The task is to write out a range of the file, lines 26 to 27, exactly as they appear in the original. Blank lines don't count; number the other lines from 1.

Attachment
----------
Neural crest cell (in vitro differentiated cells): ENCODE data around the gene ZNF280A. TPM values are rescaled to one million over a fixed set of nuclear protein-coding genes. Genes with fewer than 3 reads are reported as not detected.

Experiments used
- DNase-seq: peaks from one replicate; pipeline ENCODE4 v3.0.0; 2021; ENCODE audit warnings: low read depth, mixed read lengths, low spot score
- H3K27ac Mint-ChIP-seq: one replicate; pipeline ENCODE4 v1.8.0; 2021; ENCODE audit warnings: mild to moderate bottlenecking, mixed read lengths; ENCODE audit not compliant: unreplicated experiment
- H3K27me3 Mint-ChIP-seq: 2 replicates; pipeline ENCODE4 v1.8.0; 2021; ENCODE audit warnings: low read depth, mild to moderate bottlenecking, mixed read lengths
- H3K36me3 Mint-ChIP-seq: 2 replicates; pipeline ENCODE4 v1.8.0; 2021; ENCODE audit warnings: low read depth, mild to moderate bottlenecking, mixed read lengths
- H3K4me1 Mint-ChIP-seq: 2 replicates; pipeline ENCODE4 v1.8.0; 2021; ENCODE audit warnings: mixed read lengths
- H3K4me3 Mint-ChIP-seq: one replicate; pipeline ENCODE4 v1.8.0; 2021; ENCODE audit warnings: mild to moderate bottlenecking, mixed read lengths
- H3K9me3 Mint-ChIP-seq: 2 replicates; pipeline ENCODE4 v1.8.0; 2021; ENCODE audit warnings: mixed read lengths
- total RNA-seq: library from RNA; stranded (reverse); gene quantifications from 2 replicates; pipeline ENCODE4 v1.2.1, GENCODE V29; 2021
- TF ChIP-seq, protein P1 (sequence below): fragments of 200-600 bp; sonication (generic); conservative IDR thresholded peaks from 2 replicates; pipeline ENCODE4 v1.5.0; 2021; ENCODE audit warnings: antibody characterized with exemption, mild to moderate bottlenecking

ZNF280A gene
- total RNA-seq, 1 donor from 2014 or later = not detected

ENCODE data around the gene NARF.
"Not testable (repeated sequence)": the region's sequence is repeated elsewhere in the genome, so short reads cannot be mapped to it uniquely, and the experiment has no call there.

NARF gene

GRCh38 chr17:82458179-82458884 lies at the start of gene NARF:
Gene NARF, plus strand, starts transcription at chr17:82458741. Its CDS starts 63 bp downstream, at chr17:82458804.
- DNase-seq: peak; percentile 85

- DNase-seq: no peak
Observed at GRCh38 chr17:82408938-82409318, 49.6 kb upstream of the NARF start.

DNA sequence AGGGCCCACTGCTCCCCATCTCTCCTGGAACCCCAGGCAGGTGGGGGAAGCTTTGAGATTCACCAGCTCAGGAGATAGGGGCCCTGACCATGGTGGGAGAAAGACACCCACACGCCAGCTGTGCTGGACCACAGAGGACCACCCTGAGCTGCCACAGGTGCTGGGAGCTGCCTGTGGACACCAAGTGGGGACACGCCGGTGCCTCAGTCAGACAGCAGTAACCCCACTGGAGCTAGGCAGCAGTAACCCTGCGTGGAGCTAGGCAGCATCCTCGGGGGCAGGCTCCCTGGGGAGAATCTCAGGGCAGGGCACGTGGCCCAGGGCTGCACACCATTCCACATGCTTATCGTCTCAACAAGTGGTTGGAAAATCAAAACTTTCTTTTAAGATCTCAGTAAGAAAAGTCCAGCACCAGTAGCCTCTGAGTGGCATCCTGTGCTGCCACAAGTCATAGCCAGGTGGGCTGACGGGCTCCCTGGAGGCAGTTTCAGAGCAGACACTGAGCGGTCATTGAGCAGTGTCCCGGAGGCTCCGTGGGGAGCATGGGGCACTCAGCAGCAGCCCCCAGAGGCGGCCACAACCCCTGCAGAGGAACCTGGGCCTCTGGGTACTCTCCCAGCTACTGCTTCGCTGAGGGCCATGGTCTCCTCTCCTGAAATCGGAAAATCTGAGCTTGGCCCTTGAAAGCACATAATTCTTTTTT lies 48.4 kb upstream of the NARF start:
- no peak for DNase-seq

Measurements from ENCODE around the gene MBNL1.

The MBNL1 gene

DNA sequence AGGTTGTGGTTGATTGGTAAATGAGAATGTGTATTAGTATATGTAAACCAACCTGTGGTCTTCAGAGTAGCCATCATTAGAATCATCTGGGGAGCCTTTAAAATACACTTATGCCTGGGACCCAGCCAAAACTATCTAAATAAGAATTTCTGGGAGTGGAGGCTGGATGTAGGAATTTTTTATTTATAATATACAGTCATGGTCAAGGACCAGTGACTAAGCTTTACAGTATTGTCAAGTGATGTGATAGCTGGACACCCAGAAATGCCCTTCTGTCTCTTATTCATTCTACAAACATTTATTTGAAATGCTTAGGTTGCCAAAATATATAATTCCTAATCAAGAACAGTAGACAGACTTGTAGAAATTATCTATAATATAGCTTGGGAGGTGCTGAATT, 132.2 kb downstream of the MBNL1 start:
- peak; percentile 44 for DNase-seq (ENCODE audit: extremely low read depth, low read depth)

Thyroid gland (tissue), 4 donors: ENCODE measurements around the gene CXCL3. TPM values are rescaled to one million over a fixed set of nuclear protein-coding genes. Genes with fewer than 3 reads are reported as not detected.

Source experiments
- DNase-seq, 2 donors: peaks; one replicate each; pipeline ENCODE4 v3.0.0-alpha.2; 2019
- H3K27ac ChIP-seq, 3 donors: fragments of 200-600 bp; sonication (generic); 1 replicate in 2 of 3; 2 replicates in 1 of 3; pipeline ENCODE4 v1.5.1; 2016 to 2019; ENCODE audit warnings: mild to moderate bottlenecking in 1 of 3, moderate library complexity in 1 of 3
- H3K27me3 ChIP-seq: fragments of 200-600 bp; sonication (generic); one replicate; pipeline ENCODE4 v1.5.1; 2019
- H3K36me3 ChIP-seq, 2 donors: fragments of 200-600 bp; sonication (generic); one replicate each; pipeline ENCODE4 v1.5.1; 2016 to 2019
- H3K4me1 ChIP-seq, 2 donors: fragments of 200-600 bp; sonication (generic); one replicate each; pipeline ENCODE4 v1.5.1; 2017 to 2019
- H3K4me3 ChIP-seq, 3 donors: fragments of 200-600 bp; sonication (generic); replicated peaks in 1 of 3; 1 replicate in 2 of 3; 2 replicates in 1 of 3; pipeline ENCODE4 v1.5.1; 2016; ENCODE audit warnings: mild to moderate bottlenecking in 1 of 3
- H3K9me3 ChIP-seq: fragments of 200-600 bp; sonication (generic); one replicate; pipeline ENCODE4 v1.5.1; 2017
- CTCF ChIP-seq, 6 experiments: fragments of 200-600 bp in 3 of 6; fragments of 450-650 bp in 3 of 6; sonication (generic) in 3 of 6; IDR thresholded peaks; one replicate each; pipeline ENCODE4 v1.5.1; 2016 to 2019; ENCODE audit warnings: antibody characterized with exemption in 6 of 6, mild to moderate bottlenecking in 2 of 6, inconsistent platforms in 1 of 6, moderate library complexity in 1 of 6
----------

DNA sequence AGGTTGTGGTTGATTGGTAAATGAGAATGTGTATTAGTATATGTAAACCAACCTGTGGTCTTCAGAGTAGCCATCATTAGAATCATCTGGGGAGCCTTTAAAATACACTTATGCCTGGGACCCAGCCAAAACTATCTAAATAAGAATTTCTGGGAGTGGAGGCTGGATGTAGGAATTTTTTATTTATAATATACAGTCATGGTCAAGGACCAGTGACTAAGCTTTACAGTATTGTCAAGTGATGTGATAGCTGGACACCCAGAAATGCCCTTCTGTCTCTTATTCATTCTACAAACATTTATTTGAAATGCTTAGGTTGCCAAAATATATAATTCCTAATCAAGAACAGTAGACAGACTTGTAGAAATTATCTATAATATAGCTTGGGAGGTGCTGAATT, 132.2 kb downstream of the MBNL1 start:
- peak; percentile 44 for DNase-seq (ENCODE audit: extremely low read depth, low read depth)